Anomalous superconductivity and its competition with antiferromagnetism in doped Mott insulators
|Titre||Anomalous superconductivity and its competition with antiferromagnetism in doped Mott insulators|
|Type de publication||Journal Article|
|Auteurs||Kancharla SS, Kyung B, Sénéchal D, Civelli M, Capone M, Kotliar G, Tremblay A-MS|
|Journal||Physical Review B|
|Année de publication||2008|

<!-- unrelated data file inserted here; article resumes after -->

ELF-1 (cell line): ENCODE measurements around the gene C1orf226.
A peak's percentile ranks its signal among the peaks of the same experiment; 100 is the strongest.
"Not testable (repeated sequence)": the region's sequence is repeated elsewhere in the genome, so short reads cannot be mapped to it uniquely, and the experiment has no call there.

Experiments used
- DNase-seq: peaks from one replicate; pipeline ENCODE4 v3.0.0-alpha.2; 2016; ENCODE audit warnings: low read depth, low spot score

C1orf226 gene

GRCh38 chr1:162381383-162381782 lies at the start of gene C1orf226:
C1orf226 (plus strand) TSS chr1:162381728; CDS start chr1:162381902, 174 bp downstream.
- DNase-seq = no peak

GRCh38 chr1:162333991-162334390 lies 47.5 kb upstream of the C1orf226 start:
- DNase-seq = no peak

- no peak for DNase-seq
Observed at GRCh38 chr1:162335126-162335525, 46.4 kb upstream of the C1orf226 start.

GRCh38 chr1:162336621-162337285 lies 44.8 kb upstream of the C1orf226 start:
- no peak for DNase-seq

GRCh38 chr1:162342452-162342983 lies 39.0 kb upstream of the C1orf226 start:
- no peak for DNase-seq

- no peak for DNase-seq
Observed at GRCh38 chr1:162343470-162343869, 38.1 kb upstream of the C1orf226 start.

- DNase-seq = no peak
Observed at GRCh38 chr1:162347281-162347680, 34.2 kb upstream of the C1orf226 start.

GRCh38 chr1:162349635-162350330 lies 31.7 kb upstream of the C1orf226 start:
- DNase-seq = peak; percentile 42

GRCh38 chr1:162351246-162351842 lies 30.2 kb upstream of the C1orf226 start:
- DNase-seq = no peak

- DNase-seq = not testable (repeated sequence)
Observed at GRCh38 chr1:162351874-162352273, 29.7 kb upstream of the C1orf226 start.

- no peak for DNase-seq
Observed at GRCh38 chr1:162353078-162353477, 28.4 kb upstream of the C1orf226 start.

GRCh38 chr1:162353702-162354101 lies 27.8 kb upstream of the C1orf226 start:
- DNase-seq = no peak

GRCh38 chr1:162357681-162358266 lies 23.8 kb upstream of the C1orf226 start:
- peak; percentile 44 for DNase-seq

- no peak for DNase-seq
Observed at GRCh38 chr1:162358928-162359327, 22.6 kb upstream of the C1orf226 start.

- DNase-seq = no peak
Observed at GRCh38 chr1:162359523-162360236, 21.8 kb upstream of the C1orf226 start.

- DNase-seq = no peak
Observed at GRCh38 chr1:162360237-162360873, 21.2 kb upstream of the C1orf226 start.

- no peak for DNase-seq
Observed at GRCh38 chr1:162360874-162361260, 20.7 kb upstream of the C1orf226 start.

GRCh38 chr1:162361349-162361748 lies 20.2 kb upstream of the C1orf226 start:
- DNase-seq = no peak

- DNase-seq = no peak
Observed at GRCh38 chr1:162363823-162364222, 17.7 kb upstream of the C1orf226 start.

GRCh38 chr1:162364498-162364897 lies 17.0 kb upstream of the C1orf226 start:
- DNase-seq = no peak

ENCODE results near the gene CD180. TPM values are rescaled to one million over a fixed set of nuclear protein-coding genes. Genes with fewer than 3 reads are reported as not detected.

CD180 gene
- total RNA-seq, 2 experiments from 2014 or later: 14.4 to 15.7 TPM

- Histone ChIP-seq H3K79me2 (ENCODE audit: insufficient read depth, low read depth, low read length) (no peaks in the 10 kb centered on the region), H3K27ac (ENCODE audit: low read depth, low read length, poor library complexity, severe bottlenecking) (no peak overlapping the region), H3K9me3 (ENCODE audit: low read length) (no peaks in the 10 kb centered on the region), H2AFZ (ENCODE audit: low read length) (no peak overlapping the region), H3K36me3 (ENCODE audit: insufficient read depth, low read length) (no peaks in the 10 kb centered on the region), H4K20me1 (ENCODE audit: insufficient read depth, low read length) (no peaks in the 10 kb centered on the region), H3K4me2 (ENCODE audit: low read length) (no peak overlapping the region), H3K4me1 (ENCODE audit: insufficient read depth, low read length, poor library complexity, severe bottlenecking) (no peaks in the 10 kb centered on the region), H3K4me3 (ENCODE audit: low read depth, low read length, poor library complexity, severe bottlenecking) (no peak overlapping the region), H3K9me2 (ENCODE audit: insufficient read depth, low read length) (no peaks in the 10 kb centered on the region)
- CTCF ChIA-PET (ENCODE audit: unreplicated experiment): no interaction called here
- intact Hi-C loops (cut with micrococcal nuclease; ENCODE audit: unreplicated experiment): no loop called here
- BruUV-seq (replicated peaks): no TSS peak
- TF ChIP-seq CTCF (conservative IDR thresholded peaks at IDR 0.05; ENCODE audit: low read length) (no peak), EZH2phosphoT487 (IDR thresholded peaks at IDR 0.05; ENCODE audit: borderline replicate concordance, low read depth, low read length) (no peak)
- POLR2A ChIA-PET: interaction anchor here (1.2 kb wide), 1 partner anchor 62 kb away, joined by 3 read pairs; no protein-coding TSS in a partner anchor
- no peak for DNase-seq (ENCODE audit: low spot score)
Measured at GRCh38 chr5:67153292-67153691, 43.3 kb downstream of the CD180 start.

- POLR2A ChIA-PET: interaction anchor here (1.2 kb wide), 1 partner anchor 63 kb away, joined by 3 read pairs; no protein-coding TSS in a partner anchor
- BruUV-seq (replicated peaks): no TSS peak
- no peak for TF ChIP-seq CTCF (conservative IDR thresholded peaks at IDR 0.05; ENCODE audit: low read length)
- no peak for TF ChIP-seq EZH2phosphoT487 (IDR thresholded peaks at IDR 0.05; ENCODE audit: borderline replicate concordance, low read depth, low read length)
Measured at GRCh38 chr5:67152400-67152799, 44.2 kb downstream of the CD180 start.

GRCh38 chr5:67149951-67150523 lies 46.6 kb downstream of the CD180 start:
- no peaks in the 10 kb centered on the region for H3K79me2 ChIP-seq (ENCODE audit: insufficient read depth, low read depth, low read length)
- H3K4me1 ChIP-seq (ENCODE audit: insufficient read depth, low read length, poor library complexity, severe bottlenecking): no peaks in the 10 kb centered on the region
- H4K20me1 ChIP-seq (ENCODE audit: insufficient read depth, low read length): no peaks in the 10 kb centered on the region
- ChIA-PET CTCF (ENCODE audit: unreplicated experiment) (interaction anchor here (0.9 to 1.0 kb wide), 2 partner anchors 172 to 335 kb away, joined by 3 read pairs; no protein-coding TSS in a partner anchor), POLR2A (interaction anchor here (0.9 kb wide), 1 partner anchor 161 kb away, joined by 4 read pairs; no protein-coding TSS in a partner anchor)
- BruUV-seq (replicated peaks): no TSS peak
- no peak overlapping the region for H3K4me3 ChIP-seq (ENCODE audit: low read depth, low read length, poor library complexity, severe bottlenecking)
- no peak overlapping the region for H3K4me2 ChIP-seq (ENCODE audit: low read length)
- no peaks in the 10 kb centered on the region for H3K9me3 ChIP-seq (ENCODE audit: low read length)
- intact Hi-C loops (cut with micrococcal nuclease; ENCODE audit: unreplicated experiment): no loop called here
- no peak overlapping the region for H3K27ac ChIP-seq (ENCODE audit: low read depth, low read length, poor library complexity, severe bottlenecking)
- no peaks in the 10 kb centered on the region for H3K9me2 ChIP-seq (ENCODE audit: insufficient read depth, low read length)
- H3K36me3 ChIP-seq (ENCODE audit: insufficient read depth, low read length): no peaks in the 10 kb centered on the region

Proximity to a Mott insulating phase is likely to be an important physical ingredient of a theory that aims to describe high-temperature superconductivity in the cuprates. Quantum cluster methods are well suited to describe the Mott phase. Hence, as a step toward a quantitative theory of the competition between antiferromagnetism and d-wave superconductivity in the cuprates, we use cellular dynamical mean-field theory to compute zero-temperature properties of the two-dimensional square lattice Hubbard model. The d-wave order parameter is found to scale like the superexchange coupling J for on-site interaction U comparable to or larger than the bandwidth. The order parameter also assumes a dome shape as a function of doping, while, by contrast, the gap in the single-particle density of states decreases monotonically with increasing doping. In the presence of a finite second neighbor hopping t', the zero-temperature phase diagram displays the electron-hole asymmetric competition between antiferromagnetism and superconductivity that is observed experimentally in the cuprates. Adding realistic third neighbor hopping t '' improves the overall agreement with the experimental phase diagram. Since band parameters can vary depending on the specific cuprate considered, the sensitivity of the theoretical phase diagram to band parameters challenges the commonly held assumption that the doping Vs T-c/T-c(max) phase diagram of the cuprates is universal. The calculated angle-resolved photoemission spectrum displays the observed electron-hole asymmetry. The tendency to homogeneous coexistence of the superconducting and antiferromagnetic order parameters is stronger than observed in most experiments but consistent with many theoretical results and with experiments in some layered high-temperature superconductors. Clearly, our calculations reproduce important features of d-wave superconductivity in the cuprates that would otherwise be considered anomalous from the point of view of the standard Bardeen-Cooper-Schrieffer approach. At strong coupling, d-wave superconductivity and antiferromagnetism naturally appear as two equally important competing instabilities of the normal phase of the same underlying Hamiltonian.